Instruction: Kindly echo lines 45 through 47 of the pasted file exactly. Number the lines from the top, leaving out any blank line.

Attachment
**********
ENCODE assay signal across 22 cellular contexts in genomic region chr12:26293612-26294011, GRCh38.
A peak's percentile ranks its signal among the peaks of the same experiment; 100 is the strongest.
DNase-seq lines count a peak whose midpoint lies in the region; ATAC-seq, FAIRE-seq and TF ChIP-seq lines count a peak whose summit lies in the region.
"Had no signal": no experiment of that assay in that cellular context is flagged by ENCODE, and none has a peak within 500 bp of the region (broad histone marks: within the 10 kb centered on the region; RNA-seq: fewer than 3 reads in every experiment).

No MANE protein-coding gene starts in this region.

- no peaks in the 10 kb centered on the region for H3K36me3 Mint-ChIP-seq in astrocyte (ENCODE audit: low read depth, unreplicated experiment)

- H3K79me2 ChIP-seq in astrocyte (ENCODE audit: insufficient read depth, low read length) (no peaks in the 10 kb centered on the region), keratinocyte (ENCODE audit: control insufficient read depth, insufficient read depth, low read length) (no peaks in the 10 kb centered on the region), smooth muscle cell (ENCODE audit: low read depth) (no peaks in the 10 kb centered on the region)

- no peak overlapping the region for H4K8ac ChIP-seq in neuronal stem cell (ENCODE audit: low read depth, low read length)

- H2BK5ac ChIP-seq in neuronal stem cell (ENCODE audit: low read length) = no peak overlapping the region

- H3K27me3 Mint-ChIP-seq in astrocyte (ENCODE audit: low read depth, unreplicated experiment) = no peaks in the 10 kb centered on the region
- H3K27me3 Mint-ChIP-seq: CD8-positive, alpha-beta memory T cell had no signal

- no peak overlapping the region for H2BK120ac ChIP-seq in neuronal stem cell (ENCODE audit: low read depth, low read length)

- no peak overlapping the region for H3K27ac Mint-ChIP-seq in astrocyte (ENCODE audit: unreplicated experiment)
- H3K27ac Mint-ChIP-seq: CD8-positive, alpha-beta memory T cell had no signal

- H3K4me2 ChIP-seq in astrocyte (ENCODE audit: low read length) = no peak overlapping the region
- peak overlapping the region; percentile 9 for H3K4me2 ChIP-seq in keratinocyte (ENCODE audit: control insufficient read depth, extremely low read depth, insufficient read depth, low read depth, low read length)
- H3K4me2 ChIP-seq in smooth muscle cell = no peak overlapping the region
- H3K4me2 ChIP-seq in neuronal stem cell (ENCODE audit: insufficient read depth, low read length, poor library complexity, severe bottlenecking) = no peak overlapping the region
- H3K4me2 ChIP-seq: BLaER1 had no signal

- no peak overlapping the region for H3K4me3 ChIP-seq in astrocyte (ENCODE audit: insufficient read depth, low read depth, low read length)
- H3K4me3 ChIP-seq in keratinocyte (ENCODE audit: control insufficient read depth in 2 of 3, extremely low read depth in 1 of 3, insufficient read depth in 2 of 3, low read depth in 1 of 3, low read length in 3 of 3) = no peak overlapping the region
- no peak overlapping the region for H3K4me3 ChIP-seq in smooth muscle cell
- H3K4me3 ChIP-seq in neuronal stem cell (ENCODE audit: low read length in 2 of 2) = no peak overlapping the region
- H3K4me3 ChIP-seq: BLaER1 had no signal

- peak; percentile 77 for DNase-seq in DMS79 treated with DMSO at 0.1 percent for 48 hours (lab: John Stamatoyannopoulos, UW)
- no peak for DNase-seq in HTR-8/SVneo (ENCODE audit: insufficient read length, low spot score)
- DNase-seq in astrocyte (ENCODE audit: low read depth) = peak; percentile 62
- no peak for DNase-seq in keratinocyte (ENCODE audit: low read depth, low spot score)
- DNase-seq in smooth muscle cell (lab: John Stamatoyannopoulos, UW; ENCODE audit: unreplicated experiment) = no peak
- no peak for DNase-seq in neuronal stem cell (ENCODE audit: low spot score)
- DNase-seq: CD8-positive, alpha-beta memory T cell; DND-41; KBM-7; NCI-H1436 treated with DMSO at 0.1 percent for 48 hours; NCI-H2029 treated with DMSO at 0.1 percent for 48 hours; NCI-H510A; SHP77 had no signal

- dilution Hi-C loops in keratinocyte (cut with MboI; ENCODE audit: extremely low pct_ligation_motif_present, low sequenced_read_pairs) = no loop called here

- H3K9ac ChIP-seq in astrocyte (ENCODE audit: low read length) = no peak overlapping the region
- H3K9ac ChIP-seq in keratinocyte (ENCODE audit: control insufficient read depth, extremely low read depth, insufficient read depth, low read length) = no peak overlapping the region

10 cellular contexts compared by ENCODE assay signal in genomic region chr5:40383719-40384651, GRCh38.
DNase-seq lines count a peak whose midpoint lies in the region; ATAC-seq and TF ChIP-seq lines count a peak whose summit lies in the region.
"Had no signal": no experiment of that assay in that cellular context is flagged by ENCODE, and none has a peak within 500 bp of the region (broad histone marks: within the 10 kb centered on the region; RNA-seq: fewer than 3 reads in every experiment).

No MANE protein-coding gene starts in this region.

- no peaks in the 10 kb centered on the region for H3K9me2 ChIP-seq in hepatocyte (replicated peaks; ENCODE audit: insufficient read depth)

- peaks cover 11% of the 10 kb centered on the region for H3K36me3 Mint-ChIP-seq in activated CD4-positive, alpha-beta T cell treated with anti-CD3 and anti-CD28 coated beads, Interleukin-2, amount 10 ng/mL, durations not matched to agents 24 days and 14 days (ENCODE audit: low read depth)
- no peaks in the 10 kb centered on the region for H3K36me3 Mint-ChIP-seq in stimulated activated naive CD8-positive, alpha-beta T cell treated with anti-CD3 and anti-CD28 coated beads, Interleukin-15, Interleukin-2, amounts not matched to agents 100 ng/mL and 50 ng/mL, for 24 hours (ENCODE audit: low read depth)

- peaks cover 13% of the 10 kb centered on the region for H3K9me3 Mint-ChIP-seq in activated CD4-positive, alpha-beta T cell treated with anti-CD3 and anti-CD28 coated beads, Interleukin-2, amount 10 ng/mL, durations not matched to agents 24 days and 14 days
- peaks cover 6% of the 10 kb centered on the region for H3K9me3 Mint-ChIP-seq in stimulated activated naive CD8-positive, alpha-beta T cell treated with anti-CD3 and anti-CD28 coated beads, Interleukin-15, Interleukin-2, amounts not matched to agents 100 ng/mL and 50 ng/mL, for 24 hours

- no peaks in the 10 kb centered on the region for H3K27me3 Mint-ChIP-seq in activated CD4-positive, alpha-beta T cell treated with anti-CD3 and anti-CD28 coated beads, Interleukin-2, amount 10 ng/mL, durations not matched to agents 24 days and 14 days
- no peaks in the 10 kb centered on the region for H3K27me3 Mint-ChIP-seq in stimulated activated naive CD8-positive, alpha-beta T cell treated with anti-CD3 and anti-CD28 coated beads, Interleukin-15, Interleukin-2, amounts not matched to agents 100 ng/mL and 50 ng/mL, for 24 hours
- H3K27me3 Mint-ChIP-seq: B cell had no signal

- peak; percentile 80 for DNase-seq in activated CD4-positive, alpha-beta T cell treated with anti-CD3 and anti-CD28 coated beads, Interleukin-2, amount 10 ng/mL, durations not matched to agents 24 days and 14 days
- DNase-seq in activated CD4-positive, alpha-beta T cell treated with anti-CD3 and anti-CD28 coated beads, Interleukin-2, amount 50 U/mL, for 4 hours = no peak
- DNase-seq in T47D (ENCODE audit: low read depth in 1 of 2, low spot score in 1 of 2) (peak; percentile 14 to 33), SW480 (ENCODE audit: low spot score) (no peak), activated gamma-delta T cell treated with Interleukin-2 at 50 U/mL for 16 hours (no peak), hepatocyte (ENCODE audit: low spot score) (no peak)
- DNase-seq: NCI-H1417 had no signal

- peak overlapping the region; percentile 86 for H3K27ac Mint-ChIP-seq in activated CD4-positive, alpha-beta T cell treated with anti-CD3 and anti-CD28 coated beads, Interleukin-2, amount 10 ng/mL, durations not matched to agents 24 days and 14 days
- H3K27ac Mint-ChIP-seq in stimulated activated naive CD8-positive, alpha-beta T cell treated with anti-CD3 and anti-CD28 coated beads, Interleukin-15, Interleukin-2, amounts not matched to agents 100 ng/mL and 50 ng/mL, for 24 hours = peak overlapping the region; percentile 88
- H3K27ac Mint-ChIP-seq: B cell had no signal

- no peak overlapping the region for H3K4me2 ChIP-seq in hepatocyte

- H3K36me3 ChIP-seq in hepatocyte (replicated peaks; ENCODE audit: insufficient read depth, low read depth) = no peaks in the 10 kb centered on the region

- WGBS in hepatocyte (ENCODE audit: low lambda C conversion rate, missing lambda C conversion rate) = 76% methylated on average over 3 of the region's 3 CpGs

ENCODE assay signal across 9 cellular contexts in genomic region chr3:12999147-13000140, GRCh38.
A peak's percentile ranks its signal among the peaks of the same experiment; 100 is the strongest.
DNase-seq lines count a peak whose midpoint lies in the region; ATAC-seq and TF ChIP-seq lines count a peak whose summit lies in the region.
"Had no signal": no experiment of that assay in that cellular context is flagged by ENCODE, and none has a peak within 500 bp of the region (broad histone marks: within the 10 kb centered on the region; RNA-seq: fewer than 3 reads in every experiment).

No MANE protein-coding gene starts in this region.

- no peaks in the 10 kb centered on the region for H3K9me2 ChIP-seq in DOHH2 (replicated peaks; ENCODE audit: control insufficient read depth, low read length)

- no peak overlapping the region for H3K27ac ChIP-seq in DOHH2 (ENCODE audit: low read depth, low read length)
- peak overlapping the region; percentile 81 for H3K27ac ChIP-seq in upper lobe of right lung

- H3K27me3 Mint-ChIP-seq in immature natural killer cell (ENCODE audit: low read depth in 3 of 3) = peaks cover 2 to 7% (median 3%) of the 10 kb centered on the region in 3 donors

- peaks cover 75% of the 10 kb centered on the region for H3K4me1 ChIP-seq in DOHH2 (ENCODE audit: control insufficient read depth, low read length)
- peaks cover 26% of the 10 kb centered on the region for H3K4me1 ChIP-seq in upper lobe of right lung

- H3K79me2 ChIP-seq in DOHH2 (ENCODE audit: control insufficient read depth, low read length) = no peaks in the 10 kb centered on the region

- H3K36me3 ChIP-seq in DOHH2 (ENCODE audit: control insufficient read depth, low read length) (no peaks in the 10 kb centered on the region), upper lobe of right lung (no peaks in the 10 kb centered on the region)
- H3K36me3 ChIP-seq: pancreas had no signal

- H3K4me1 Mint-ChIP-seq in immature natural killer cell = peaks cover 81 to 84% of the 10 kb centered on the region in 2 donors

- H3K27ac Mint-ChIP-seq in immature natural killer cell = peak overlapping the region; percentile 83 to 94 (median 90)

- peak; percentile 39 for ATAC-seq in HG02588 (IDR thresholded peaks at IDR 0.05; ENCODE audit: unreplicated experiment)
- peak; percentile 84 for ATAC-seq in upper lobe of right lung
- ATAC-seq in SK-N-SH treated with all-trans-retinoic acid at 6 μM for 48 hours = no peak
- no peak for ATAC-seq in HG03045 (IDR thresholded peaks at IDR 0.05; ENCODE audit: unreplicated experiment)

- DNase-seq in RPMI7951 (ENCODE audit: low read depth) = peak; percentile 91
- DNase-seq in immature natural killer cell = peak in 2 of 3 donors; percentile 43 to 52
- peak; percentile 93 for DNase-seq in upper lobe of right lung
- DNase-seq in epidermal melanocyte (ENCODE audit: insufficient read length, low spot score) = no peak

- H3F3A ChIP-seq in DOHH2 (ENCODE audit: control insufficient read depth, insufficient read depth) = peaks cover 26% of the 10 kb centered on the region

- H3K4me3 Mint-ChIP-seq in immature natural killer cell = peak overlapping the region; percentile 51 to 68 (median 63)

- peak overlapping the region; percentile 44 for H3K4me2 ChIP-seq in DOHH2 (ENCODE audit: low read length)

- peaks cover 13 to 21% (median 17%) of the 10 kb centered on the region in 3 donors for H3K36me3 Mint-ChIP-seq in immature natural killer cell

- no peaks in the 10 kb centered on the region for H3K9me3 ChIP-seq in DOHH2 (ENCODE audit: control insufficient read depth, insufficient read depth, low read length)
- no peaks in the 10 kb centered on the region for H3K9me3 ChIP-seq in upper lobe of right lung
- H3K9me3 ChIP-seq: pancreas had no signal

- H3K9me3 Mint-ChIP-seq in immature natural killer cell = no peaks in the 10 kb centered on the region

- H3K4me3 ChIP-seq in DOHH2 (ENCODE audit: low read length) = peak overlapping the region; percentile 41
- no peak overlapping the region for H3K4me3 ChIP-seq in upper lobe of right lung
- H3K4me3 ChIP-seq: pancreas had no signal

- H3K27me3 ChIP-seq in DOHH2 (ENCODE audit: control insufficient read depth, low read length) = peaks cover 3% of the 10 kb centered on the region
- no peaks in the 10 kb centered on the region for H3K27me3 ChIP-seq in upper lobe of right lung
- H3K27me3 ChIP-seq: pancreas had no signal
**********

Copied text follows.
- no peaks in the 10 kb centered on the region for H3K27me3 Mint-ChIP-seq in stimulated activated naive CD8-positive, alpha-beta T cell treated with anti-CD3 and anti-CD28 coated beads, Interleukin-15, Interleukin-2, amounts not matched to agents 100 ng/mL and 50 ng/mL, for 24 hours
- H3K27me3 Mint-ChIP-seq: B cell had no signal

- peak; percentile 80 for DNase-seq in activated CD4-positive, alpha-beta T cell treated with anti-CD3 and anti-CD28 coated beads, Interleukin-2, amount 10 ng/mL, durations not matched to agents 24 days and 14 days